At appellant's jury trial, several witnesses, including L.P., identified appellant as the passenger in the white car who fired the shots that killed R.A. The defense's theory of the case was that the state could not prove beyond a reasonable doubt that appellant was the person who shot R.A. The district court sua sponte instructed the jury on lesser-included offenses: with respect to R.A.'s death, second-degree intentional murder and second-degree unintentional murder while committing a drive-by shooting; and with respect to R.A.'s surviving passenger, attempted second-degree intentional murder and drive-by shooting. The jury found appellant guilty of second-degree unintentional murder during a drive-by shooting relating to R.A.'s death, in violation of Minn. Stat. § 609.19, subd. 1(2) (2002), and drive-by shooting relating to R.A.'s passenger, in violation of Minn. Stat. § 609.66, subd. 1e(e lesser-included-offense instructions. The district courb) (2002).
At sentencing, appellant's attorney objected to the district court's decision to givt stated,
[O]n the issue of the lesser includeds, in my judgment, it was in the public interest to have this jury decide whether or not Mr. Patterson was involved with this crime. . . . I think we needed to have a trial that told us whether or not the state proved that [he] was involved in this crime and their theory [was that] he was the shooter. Once that decision gets made, then the jury is in the position to tell us whether or not the state proved beyond a reasonable doubt that it was premeditated or intentional or not. . . . I just don't think it was in the public interest and fair to do this roll the dice that if it's not premeditated or not intentional killing, then you walk, even though it's clearly a drive-by shooting where somebody died. So that's why I gave the lesser.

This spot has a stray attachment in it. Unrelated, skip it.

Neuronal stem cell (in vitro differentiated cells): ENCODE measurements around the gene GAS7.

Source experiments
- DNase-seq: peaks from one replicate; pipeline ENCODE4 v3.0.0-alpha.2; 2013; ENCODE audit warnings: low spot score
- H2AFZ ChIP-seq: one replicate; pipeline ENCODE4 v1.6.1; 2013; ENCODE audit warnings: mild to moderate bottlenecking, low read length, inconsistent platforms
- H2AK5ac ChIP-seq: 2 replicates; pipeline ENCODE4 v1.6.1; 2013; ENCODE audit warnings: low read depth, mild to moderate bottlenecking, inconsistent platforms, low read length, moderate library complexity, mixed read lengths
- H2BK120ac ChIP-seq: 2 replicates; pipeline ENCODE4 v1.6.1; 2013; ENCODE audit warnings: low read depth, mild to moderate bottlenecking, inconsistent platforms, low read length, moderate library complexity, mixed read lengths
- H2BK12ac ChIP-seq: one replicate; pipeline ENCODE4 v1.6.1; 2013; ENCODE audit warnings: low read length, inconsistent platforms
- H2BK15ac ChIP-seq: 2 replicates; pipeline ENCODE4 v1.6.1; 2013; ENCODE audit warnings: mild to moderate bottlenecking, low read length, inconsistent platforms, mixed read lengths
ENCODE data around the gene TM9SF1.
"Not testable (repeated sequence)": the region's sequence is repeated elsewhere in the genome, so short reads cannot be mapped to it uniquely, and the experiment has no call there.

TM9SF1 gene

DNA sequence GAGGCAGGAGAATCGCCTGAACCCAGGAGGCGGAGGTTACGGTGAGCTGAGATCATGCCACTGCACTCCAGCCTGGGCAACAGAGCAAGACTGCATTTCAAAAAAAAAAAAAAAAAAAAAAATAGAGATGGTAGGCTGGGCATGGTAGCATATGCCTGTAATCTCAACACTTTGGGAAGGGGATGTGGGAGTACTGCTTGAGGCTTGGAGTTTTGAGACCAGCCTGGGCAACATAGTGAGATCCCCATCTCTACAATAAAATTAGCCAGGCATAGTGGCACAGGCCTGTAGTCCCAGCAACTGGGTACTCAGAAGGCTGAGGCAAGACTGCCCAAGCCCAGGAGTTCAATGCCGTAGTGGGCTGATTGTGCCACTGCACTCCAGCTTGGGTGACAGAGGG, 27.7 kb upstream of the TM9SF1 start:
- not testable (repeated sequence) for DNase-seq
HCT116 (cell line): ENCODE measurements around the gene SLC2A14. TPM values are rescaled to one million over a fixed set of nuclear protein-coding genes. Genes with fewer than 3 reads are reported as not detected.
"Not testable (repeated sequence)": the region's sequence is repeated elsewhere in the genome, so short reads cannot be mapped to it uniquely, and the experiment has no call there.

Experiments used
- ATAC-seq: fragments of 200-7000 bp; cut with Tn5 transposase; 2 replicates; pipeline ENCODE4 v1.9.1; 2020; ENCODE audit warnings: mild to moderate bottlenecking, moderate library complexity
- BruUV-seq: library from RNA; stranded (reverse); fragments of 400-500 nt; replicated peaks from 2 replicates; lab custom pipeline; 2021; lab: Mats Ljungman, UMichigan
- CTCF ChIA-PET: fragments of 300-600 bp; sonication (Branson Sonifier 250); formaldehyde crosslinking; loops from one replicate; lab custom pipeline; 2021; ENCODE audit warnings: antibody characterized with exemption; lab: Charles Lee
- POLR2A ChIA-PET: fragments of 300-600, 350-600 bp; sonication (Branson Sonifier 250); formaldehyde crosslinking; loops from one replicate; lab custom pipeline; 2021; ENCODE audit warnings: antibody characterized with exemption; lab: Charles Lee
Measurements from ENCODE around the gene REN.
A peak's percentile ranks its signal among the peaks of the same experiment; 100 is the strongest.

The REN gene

The district court sentenced appellant to concurrent sentences of 48 months for the drive-by shooting and 326 months for the second-degree unintentional murder.
On direct appeal, this court affirmed appellant's convictions, holding that the district court did not abuse its discretion by disqualifying Newmark, and the disqualification did not violate appellant's right to his counsel of choice. State v. Patterson, 796 N.W.2d 516, 527 (Minn.App. 2011), aff'd, 812 N.W.2d 106 (Minn. 2012). This court also rejected appellant's claim that he was deprived of conflict-free counsel by Voss's representation, concluding that appellant had validly waived his right to conflict-free counsel. Id. at 530. On review, the supreme court, addressing only Newmark's disqualification, concluded that the district court did not abuse its discretion by disqualifying Newmark because he had a serious potential conflict of interest arising from previous representation of one of the state's prospective witnesses. State v. Patterson, 812 N.W.2d 106, 111 (Minn. 2012).